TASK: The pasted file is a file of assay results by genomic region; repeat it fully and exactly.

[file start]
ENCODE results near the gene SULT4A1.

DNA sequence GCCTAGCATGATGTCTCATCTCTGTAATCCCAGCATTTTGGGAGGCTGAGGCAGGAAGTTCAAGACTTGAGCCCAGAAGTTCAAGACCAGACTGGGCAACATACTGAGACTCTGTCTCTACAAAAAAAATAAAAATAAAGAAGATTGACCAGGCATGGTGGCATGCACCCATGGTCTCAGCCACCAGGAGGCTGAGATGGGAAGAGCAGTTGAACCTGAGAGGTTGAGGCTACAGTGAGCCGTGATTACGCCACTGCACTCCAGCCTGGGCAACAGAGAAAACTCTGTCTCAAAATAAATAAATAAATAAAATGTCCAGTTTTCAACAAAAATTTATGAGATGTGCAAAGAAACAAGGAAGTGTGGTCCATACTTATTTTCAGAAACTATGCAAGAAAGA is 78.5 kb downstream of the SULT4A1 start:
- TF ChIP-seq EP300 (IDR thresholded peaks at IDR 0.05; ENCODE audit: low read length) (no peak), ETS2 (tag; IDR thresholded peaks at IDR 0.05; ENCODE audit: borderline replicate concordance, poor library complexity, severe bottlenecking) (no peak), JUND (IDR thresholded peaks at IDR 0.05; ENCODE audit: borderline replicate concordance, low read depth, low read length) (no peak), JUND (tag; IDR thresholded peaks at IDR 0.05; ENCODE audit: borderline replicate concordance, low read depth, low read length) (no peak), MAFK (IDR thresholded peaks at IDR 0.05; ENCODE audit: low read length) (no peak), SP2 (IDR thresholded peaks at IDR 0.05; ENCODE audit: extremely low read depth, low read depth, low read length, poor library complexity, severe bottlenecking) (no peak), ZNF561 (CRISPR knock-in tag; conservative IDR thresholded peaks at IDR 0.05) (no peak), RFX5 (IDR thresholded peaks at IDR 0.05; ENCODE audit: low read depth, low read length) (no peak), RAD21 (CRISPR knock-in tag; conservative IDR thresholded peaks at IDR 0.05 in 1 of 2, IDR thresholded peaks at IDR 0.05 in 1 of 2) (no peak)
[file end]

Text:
ENCODE results near the gene SULT4A1.

DNA sequence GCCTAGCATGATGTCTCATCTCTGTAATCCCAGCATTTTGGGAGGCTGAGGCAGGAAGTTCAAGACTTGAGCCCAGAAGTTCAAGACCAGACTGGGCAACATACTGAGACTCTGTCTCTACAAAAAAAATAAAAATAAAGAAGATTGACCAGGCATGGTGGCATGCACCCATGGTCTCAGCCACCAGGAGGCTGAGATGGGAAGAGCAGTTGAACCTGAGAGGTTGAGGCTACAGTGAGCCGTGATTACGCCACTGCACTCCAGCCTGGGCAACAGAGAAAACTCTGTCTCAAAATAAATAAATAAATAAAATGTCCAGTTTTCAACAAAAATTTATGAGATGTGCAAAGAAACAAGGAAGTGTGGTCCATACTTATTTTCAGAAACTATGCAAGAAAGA is 78.5 kb downstream of the SULT4A1 start:
- TF ChIP-seq EP300 (IDR thresholded peaks at IDR 0.05; ENCODE audit: low read length) (no peak), ETS2 (tag; IDR thresholded peaks at IDR 0.05; ENCODE audit: borderline replicate concordance, poor library complexity, severe bottlenecking) (no peak), JUND (IDR thresholded peaks at IDR 0.05; ENCODE audit: borderline replicate concordance, low read depth, low read length) (no peak), JUND (tag; IDR thresholded peaks at IDR 0.05; ENCODE audit: borderline replicate concordance, low read depth, low read length) (no peak), MAFK (IDR thresholded peaks at IDR 0.05; ENCODE audit: low read length) (no peak), SP2 (IDR thresholded peaks at IDR 0.05; ENCODE audit: extremely low read depth, low read depth, low read length, poor library complexity, severe bottlenecking) (no peak), ZNF561 (CRISPR knock-in tag; conservative IDR thresholded peaks at IDR 0.05) (no peak), RFX5 (IDR thresholded peaks at IDR 0.05; ENCODE audit: low read depth, low read length) (no peak), RAD21 (CRISPR knock-in tag; conservative IDR thresholded peaks at IDR 0.05 in 1 of 2, IDR thresholded peaks at IDR 0.05 in 1 of 2) (no peak)